Over the last few years we have seen numerous First Nations’ settlements with the government. The amounts of these settlements are typically large and can, if prudently invested, greatly enrich the quality of life for both current and future community members. With that in mind, let’s explore some of the key considerations in determining a prudent asset mix for an aboriginal trust.
An aboriginal trust is set up to hold the assets from a claim settlement from a government to compensate for a historic damage, such as land appropriations. Established to hold the settlement, it is used to fund benefits for current and future members and is governed by a trust document, outlining the uses of its assets. Trustees, who are appointed to oversee the investment and distribution, are held to a “prudent investor” standard, requiring them to exercise the same care as they would investing their own money and avoid imprudent investments or risks.
Generally, the initial investment in the trust is the settlement amount, which is fixed. This settlement, plus future investment income, will fund future benefits. The higher the investment returns earned by the trust, the greater the future benefits payable to the community.
However, this relationship does not necessarily support an extremely aggressive asset mix policy. Much like a pension fund or foundation, the asset mix policy should be tied to the liability structure or expected use of the trust.
In certain cases, the trust document may restrict benefit spending to income from the trust, restricting the access to principal and capital gains. Only the trust income may be used to fund regular programs, such as paying annual salaries for teachers. These ongoing program obligations can be thought of in a similar manner to pension payment obligations from a pension fund. They will require a regular income stream from investments and some growth to account for wage inflation or future cost escalation. They would likely benefit from a higher allocation to interest-bearing bonds or stable dividend stocks, to generate regular income to fund the obligations.
In the current low and rising interest rate environment, investors should consider finding investments that increase portfolio yields, such as a higher allocation to dividend stocks, corporate bonds or mortgages. Given the long-term nature of these obligations, consideration could also be given to an allocation to less liquid and higher yielding alternative asset classes, such as real estate and infrastructure.
In other cases, the benefit obligation could involve building a community centre, school or hospital, expenditure requiring a fixed lump-sum payment or a series of lump-sum payments over a construction period. Similarly, the trust documents may permit per capita distribution to community members out of the initial settlement. In these cases, a significant equity investment would introduce too much volatility. For example, in 2018, the Canadian equity market lost nine per cent. If the building payment was due at the end of 2018, this would result in a crystallization of those losses, which would impair the future benefits from the trust. Given the short-term nature of this commitment, a prudent investment policy might involve a shorter duration bond portfolio, with a similar duration to that of the project. If the payments schedule is known, a laddered bond strategy might provide the combination of the certainty and a competitive yield on the investment.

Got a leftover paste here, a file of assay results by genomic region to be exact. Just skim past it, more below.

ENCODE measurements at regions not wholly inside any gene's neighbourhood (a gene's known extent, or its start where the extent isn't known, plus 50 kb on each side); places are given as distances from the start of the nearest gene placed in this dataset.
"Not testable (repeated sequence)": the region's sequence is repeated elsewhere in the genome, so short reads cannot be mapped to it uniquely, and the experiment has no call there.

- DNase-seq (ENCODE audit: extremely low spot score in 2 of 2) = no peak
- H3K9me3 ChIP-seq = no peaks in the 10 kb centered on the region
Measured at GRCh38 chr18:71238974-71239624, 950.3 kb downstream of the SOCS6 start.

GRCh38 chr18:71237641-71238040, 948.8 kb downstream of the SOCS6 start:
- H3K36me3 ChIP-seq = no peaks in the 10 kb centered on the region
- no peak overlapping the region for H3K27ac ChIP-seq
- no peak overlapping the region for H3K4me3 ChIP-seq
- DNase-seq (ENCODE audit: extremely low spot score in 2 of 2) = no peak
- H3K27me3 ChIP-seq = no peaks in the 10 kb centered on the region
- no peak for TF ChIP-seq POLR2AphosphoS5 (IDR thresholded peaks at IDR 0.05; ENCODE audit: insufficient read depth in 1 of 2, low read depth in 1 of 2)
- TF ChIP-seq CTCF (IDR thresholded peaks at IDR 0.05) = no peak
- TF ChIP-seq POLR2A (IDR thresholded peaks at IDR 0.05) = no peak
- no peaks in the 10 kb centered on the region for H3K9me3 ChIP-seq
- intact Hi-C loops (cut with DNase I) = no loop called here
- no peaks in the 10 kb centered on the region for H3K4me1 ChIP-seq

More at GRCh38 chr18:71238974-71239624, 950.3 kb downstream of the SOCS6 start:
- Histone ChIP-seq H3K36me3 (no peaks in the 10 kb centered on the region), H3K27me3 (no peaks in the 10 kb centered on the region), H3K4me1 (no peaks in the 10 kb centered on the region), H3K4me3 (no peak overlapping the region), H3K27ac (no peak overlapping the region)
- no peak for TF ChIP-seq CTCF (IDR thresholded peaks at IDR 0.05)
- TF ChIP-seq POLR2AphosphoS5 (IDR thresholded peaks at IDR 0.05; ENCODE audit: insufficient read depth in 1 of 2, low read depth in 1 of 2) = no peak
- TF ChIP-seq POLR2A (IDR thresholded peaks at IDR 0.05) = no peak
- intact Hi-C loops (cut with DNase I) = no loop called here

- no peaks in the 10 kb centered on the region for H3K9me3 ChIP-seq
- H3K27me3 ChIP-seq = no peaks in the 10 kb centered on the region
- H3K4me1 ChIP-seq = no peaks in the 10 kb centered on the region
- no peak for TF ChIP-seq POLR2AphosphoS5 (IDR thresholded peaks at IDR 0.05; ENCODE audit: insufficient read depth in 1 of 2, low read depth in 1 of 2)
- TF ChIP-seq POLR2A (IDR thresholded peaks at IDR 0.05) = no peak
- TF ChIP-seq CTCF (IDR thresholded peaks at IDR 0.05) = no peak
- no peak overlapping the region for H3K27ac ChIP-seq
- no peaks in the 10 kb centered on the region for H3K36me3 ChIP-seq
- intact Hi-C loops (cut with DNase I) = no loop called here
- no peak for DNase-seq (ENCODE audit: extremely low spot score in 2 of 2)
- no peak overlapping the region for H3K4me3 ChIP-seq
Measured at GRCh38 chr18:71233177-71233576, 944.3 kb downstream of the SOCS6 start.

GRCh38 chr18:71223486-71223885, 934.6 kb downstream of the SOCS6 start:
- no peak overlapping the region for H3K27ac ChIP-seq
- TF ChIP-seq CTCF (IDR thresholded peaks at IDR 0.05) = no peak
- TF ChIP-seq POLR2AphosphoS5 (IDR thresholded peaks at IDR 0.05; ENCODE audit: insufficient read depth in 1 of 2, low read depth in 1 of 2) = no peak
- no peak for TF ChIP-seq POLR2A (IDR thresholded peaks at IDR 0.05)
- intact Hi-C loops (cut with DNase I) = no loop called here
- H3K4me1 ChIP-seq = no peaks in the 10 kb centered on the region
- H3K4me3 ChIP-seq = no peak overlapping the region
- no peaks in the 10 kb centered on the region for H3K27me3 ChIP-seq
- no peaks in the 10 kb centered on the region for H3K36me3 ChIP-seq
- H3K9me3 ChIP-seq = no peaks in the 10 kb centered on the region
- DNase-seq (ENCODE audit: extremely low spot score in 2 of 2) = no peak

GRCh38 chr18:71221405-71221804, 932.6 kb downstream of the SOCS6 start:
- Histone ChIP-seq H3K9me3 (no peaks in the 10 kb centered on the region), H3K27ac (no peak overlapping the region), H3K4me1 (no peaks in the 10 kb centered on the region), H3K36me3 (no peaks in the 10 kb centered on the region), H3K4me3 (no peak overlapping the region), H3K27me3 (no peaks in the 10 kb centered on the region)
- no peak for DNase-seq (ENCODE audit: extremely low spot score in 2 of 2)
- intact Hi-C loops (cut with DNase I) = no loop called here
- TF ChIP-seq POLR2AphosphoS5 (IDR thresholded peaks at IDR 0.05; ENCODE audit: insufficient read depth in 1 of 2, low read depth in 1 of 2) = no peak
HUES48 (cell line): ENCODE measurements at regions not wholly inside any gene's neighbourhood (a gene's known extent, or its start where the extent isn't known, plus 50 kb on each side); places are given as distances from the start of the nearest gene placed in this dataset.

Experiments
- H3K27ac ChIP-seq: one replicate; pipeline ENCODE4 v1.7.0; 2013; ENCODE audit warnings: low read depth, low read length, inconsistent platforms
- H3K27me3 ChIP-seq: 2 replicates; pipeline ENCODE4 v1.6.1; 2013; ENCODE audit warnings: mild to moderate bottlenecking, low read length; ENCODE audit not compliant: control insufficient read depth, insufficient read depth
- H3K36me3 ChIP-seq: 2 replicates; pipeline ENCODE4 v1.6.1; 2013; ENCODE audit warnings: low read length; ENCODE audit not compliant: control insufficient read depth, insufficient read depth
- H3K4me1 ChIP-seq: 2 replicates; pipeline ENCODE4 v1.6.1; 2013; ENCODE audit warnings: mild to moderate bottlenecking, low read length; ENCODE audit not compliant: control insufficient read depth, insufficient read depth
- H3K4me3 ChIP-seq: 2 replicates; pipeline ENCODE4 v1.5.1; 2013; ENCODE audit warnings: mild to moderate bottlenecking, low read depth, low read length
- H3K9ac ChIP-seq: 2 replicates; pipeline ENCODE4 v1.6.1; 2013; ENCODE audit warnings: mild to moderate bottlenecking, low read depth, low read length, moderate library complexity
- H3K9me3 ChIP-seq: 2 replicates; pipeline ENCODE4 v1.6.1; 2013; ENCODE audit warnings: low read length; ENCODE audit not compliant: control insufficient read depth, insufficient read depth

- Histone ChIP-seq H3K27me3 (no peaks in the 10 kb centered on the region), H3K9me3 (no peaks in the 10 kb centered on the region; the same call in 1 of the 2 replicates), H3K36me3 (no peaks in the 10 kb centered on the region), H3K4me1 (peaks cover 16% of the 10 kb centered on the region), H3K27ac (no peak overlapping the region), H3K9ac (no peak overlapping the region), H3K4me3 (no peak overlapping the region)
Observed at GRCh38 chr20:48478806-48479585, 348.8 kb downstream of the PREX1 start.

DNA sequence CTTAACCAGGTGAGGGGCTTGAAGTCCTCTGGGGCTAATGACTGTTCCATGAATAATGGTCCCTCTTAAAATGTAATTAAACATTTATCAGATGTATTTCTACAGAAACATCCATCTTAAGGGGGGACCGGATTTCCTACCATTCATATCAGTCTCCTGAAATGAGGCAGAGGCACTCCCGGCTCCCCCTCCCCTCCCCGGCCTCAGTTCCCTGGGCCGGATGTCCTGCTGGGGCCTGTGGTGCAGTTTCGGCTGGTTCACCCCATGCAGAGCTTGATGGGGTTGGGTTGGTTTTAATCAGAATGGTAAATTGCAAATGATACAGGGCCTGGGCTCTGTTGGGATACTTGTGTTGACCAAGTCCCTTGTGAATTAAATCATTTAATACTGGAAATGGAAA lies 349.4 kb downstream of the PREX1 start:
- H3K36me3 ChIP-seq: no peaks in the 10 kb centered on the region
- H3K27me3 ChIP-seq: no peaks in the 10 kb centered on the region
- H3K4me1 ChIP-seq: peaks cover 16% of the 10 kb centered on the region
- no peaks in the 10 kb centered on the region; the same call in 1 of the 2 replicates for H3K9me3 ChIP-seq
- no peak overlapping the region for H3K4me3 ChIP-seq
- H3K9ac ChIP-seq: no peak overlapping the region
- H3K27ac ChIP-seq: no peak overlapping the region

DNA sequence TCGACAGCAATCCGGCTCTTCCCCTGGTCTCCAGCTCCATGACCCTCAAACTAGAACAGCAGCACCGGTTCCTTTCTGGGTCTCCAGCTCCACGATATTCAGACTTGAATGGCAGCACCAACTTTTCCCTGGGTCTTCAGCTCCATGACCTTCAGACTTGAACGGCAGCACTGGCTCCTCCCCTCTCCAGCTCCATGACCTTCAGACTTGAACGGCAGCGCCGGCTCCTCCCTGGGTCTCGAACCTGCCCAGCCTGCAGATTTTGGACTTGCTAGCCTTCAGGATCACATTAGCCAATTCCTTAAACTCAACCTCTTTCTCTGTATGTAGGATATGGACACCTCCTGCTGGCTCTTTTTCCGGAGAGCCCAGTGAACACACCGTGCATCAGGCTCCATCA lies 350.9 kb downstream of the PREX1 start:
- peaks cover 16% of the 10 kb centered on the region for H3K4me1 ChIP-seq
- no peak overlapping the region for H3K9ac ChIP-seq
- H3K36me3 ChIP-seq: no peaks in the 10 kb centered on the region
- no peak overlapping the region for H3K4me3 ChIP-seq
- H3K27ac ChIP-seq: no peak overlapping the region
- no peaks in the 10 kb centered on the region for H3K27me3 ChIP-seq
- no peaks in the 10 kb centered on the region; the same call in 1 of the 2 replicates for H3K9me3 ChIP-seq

The trustees must also consider the need to fund potential future program requirements. Meeting this objective requires a reserve to fund future benefit needs. Future program obligations can be thought of in a similar manner to pension surpluses. The goal for these assets is to generate significant growth to maximize future benefit spending — since the time horizon will normally be quite long, these assets can bear a high allocation to equities and may benefit from a well diversified (by geography and capitalization) portfolio of equities.
So, when looking to determine an investment policy for an aboriginal trust- looking at the liabilities and intended use is a good place to start- instead of just focusing on maximizing returns. As each trust will have a different risk tolerance and different liquidity needs, based on the benefit obligations outlined in the trust documents, a better understanding on the part of trustees of the nature of the obligations will help them to tailor prudent long-term investment policies that will best support these obligations.